Just reactivated "non-refundable" option -- and I have questions!

We turned off non-refundable during COVID after one too many “but-that’s-not-fair” protests from guests whose travel plans were disrupted during the pandemic. This week we turned it back on, and I have two questions I have not been able to resolve searching google and Airbnb support for reliably up-to-date information:

1. Grace period My refund policy is “moderate with optional no-cancel discount” It is not clear to me whether or not guests taking the no-cancel option for short-term (less than 28 days) have a 48-hour grace period, or 24 hours or none under this month’s version of Airbnb’s constantly changing rules?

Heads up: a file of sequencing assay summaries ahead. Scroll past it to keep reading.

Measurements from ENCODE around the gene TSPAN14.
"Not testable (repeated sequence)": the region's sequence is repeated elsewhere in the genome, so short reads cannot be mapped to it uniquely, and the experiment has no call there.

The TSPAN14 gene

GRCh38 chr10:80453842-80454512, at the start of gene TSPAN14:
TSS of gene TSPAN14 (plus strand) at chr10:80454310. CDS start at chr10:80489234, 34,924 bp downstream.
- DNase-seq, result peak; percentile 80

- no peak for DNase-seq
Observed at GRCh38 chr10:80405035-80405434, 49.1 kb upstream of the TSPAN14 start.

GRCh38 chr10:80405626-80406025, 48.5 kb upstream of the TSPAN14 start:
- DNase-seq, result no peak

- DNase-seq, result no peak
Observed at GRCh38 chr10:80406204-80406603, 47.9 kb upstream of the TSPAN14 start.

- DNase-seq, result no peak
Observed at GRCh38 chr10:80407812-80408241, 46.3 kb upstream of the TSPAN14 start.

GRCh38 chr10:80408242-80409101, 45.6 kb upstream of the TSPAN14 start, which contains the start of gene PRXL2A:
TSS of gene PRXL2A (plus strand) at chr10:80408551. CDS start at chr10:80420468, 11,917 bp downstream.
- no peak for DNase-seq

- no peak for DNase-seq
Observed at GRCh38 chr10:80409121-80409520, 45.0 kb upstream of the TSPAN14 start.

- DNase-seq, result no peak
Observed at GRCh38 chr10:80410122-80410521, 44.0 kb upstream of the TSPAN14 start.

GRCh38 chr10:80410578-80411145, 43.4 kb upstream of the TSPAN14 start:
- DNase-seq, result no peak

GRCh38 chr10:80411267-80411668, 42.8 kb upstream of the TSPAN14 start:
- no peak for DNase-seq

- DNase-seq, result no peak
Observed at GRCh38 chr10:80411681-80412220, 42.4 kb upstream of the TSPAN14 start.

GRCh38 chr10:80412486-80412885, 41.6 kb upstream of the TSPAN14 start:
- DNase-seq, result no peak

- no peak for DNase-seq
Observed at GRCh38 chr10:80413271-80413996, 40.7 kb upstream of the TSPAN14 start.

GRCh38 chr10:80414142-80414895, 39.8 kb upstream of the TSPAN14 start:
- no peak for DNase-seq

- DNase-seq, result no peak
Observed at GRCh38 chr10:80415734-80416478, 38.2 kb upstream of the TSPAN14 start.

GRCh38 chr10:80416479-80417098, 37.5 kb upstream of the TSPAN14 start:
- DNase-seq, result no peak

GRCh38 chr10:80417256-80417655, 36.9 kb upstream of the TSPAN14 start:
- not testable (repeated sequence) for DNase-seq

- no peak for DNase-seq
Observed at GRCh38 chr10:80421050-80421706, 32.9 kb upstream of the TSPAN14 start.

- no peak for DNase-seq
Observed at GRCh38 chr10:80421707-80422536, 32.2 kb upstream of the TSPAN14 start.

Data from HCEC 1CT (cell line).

2. Default refund option presented to guests When the Airbnb interface presents both cancellation options to the guest (moderate & discount/no-refund), it always defaults to the “no cancel.” Is there any way to toggle the default to the “moderate” option. (Default display shown in screengrab below). If there is any subsequent dispute I do not want the guest to be able to say (perhaps quite legitimately) “I didn’t realize…”)

Screenshot 2023-02-16 14.00.45

The moderate policy doesn’t have a grace period. All that matters for the moderate policy is whether or not it’s 5 days before check-in.

The strict policy has a 48-hour policy though. None of this has changed since I began hosting.

Nope. It’s skeezy isn’t it?

No s*it!